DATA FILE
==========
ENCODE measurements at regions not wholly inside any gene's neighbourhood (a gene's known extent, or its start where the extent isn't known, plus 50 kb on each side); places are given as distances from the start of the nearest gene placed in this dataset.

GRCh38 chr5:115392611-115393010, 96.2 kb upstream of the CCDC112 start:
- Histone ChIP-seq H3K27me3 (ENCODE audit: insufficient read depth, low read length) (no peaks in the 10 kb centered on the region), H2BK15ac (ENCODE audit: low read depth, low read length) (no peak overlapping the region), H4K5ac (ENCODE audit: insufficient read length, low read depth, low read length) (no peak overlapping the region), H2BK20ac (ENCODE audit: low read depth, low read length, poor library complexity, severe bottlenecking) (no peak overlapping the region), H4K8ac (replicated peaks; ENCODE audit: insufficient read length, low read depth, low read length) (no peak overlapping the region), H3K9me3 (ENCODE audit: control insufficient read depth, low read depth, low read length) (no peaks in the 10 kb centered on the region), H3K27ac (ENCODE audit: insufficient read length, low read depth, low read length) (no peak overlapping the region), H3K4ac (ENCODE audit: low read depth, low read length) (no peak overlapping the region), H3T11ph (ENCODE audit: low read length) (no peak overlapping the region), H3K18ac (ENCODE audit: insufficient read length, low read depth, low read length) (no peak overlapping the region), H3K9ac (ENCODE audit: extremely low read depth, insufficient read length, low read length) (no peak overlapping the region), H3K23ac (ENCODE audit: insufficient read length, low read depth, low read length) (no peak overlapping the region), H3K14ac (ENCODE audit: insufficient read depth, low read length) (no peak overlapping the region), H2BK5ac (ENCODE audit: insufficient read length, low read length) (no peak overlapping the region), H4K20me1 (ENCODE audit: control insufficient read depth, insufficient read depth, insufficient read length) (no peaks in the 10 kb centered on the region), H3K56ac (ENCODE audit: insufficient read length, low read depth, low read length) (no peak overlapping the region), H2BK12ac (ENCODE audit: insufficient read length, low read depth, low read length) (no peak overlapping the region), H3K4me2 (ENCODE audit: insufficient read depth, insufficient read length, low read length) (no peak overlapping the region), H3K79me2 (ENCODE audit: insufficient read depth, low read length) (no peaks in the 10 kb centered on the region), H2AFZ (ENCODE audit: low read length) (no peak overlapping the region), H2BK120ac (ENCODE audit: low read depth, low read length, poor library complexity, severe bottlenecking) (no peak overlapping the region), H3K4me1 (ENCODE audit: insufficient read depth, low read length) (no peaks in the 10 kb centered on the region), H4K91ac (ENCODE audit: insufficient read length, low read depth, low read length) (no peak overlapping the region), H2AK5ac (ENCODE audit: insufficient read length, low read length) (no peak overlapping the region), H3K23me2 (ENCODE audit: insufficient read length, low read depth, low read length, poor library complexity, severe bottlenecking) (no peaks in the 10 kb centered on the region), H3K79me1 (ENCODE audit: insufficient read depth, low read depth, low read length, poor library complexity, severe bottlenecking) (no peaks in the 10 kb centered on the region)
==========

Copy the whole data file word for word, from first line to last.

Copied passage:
ENCODE measurements at regions not wholly inside any gene's neighbourhood (a gene's known extent, or its start where the extent isn't known, plus 50 kb on each side); places are given as distances from the start of the nearest gene placed in this dataset.

GRCh38 chr5:115392611-115393010, 96.2 kb upstream of the CCDC112 start:
- Histone ChIP-seq H3K27me3 (ENCODE audit: insufficient read depth, low read length) (no peaks in the 10 kb centered on the region), H2BK15ac (ENCODE audit: low read depth, low read length) (no peak overlapping the region), H4K5ac (ENCODE audit: insufficient read length, low read depth, low read length) (no peak overlapping the region), H2BK20ac (ENCODE audit: low read depth, low read length, poor library complexity, severe bottlenecking) (no peak overlapping the region), H4K8ac (replicated peaks; ENCODE audit: insufficient read length, low read depth, low read length) (no peak overlapping the region), H3K9me3 (ENCODE audit: control insufficient read depth, low read depth, low read length) (no peaks in the 10 kb centered on the region), H3K27ac (ENCODE audit: insufficient read length, low read depth, low read length) (no peak overlapping the region), H3K4ac (ENCODE audit: low read depth, low read length) (no peak overlapping the region), H3T11ph (ENCODE audit: low read length) (no peak overlapping the region), H3K18ac (ENCODE audit: insufficient read length, low read depth, low read length) (no peak overlapping the region), H3K9ac (ENCODE audit: extremely low read depth, insufficient read length, low read length) (no peak overlapping the region), H3K23ac (ENCODE audit: insufficient read length, low read depth, low read length) (no peak overlapping the region), H3K14ac (ENCODE audit: insufficient read depth, low read length) (no peak overlapping the region), H2BK5ac (ENCODE audit: insufficient read length, low read length) (no peak overlapping the region), H4K20me1 (ENCODE audit: control insufficient read depth, insufficient read depth, insufficient read length) (no peaks in the 10 kb centered on the region), H3K56ac (ENCODE audit: insufficient read length, low read depth, low read length) (no peak overlapping the region), H2BK12ac (ENCODE audit: insufficient read length, low read depth, low read length) (no peak overlapping the region), H3K4me2 (ENCODE audit: insufficient read depth, insufficient read length, low read length) (no peak overlapping the region), H3K79me2 (ENCODE audit: insufficient read depth, low read length) (no peaks in the 10 kb centered on the region), H2AFZ (ENCODE audit: low read length) (no peak overlapping the region), H2BK120ac (ENCODE audit: low read depth, low read length, poor library complexity, severe bottlenecking) (no peak overlapping the region), H3K4me1 (ENCODE audit: insufficient read depth, low read length) (no peaks in the 10 kb centered on the region), H4K91ac (ENCODE audit: insufficient read length, low read depth, low read length) (no peak overlapping the region), H2AK5ac (ENCODE audit: insufficient read length, low read length) (no peak overlapping the region), H3K23me2 (ENCODE audit: insufficient read length, low read depth, low read length, poor library complexity, severe bottlenecking) (no peaks in the 10 kb centered on the region), H3K79me1 (ENCODE audit: insufficient read depth, low read depth, low read length, poor library complexity, severe bottlenecking) (no peaks in the 10 kb centered on the region)